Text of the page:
In Waiting for ‘Superman,’ documentarian Davis Guggenheim petitions the same level of cultural awareness about American education myths as his film An Inconvenient Truth delivered regarding global warming. The filmmakers methodically explore America’s public education crisis with data and graphs that show how the majority of U.S. high schools have become “drop-out factories.” With U.S. students’ math scores lagging behind 30 other countries, you know we’re in trouble. A significant crux of the problem comes from a teacher’s union contract—with the American Federation of Teachers—that tenures teachers after just two years, upon which time it becomes impossible to fire them regardless of their success rate.
Harlem charter school founder Geoffrey Canada (Harlem Children’s Zone) discusses his effective approach to teaching children. Canada has enjoyed tremendous success with sending his program’s students on to college. Canada’s passion and commitment to educating young people carries a refreshing ring of clarity. We also follow newly minted Washington, D.C. public-school system chancellor Michelle Rhee as she attempts to clean up the nations lowest performing school district.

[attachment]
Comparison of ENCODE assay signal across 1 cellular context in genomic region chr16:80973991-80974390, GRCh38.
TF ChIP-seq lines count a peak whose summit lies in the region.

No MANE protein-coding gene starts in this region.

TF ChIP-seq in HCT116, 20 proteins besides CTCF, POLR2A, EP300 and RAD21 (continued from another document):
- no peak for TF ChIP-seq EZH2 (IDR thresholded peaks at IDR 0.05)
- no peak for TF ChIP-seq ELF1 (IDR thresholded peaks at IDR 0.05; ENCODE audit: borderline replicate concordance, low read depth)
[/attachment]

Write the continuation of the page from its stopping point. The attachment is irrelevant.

The subject switches to the nation’s best charter schools as the primary option over an abysmal public school system. The problem is that charter schools have a limited number of spots. As such, lotteries are held to randomly choose students.
Utilizing five case studies of children whose parents have entered their child in charter school lotteries, Guggenheim arrives at the harsh reality that under our current system, many children will be blocked from a significant opportunity for financial success.
Waiting for ‘Superman’ opens alongside Freakonomics, which supports this film’s emphasis on how today’s students will be the ones ruining or running the country 20 years down the road. It also comes out at the same time as Charles Ferguson’s important documentary Inside Job, about Wall Street’s heist of our economy. All three films are mandatory viewing for anyone who cares about saving our country.
Waiting for ‘Superman’ (PG) ★★★★☆